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Project information

Improving the livelihoods of landless villagers

Many of the villagers in the Irrawaddy delta are landless labourers, who are paid daily and have very meagre and irregular incomes. We will implement a village-led scheme to bolster their income through pig breeding. This has been very successful in other parts of Myanmar, and can double incomes.

January 2017 - December 2017

Charity information: Helping The Burmese Delta

Helping The Burmese Delta logo
  • Need


    The problem is simple - poverty! Opportunities for earning income in the Delta are effectively limited to labouring in rice production, and fishing.

    Because there is only one rice crop per year where we operate, incomes are both low and seasonal.

    We are therefore seeking practical opportunities to increase and stabilise the incomes of these very needy people.


    We propose to adopt a proven model from the US charity Shanta, which involves the breeding and sale of pigs.

    The charity's input is to develop a plan with a village and train chosen participants. Each participant family receives a breeding sow. When the piglets are sold, the family pay back the original cost of the sow from the proceeds. This money goes back to the village, which then chooses another family. Once running the scheme is self-supporting, and greatly increases villager income.

  • Aims

    Aim 1

    To establish working pig breeding schemes which improve villager income.


    » We have already met with Shanta and inspected their successful scheme. We will modify the approach if needed for the local conditions of the delta.
    » We Identified four pilot villages, and through village meetings, presented and discussed the scheme. The pilots are up and running.
    » The village pig committees each choose ten families to conduct a pilot. The families are trained on how to look after their pig.
    » Progress is monitored through birth of the litters and sale of the piglets. Lessons are learned before extending the scheme to further families.

    What success will look like

    By the successful production and sale of the piglets, and the return of funds to the village to enable further families to participate.

    Aim 2

    Extend the scheme to 50 families in total.


    » Identify five further villages, and ten families in each.
    » Implement the programme in these villages, incorporating lessons learned from the pilots.

    What success will look like

    As in Aim 1.

  • Impact


    If we improve incomes, this will provide money especially to improve education. Parents will be able to keep children in school, and send them to further education. They can also invest money in other income-generating projects thus raising the prosperity of the village and area.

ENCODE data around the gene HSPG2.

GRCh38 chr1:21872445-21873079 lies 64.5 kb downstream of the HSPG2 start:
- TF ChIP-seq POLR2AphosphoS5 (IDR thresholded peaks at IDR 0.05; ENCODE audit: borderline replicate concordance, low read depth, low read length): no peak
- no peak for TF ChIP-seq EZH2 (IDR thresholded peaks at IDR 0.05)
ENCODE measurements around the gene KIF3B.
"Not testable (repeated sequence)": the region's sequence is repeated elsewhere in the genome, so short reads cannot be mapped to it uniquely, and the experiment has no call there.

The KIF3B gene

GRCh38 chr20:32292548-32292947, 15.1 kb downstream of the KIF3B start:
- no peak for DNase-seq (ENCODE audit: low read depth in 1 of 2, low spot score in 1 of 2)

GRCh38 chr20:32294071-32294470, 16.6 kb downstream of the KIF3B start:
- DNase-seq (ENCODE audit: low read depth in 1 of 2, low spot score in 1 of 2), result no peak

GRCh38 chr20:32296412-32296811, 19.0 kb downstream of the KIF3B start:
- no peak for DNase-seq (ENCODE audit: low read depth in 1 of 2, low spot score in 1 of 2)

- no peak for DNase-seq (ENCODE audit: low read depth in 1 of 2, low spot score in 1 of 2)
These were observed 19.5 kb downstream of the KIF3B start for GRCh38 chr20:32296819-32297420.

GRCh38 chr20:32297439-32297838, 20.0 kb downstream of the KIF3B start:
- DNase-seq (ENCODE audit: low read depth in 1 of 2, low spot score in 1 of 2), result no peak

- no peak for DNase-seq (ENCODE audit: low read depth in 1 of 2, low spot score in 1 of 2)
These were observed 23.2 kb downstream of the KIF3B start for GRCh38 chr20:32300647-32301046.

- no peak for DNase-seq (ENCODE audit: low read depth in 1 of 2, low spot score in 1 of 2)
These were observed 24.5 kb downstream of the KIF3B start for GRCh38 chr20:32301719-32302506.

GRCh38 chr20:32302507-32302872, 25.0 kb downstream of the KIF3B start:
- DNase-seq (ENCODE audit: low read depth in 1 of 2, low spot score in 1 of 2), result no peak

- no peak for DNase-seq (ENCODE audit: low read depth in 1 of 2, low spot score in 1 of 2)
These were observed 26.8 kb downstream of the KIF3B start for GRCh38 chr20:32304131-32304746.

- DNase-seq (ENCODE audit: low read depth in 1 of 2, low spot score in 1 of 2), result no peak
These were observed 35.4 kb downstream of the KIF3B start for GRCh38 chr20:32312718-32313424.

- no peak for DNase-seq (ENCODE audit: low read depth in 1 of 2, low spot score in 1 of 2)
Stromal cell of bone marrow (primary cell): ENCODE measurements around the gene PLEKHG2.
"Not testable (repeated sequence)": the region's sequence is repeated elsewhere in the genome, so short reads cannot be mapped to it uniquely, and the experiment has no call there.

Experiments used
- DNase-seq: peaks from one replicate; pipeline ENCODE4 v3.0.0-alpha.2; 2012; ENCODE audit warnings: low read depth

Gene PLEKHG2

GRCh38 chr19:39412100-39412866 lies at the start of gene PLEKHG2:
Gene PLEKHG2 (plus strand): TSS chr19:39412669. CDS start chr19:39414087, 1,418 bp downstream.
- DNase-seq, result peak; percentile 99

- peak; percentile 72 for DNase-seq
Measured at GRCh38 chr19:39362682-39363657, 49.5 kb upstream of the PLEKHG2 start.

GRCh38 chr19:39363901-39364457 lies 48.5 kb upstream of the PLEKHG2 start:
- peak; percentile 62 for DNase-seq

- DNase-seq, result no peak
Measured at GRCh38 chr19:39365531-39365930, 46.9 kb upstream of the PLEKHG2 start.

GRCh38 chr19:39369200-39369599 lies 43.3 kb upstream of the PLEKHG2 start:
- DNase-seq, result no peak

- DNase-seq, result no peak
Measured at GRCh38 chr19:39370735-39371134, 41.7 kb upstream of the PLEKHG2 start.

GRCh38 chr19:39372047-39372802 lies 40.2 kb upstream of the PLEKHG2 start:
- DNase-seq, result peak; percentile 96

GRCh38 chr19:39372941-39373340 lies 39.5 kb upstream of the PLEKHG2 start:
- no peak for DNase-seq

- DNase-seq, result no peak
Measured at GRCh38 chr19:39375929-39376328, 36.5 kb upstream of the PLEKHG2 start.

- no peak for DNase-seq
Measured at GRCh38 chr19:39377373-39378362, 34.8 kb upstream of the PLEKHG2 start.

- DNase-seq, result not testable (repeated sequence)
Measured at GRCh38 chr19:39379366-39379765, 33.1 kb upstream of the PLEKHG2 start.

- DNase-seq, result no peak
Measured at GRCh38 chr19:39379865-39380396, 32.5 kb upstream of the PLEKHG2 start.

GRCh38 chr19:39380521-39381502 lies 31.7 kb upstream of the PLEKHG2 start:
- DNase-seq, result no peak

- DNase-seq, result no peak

We will regularly monitoring progress and will carry out appropriate research to assess impact

    The experience of Shanta is that this scheme has a huge return for the village over 5 years.


    The main risk is that the villagers fail to look after the animals properly. Thorough training should minimise this, but if necessary we will remove the pig and give it to another family.

    The second risk is that the village does not administrate the scheme well. Because these are small communities and run very democratically, we think this is not likely, but we will step in if it looks like occurring. We have chosen what we regard as well-run villages with good experience of pig farming.


    We report regularly through our website, Facebook, and newsletters.

  • Budget

    Budget - Project Cost: £10,000

    Loading graph....
      Amount Heading Description
      £5,400 Sow purchase Purchasing 50 sows
      £1,200 Training Conducting training for villages and villagers.
      £1,000 Travel costs Costs of travel and accommodation
      £2,400 Pig food Cost of feeding 50 pigs for one year
  • Background


    The Irrawaddy Delta region of Myanmar/Burma. Within this, the Bogalay and Thar Paung townships, and then the village tracts of Yay Kyaw Toe, and Ma Gyi Kone.


    The landless rural extreme poor, and their families. The families chosen will be among the poorest in each village, generally earning about £2 a day during the times they can find work.

  • Why Us?

    Why Us?

    We have worked in this area since 2008, and know the villagers very well. We are trusted by both them and the local authorities.

    Read more about the Charity running this project.


    May Tha-Hla

    May will oversee the project with our Myanmar team.

    Htoo Hlaing Win

    Htoo is our Myanmar Country Manager and will supervise the project on the ground.


£100 will purchase one breeding sow.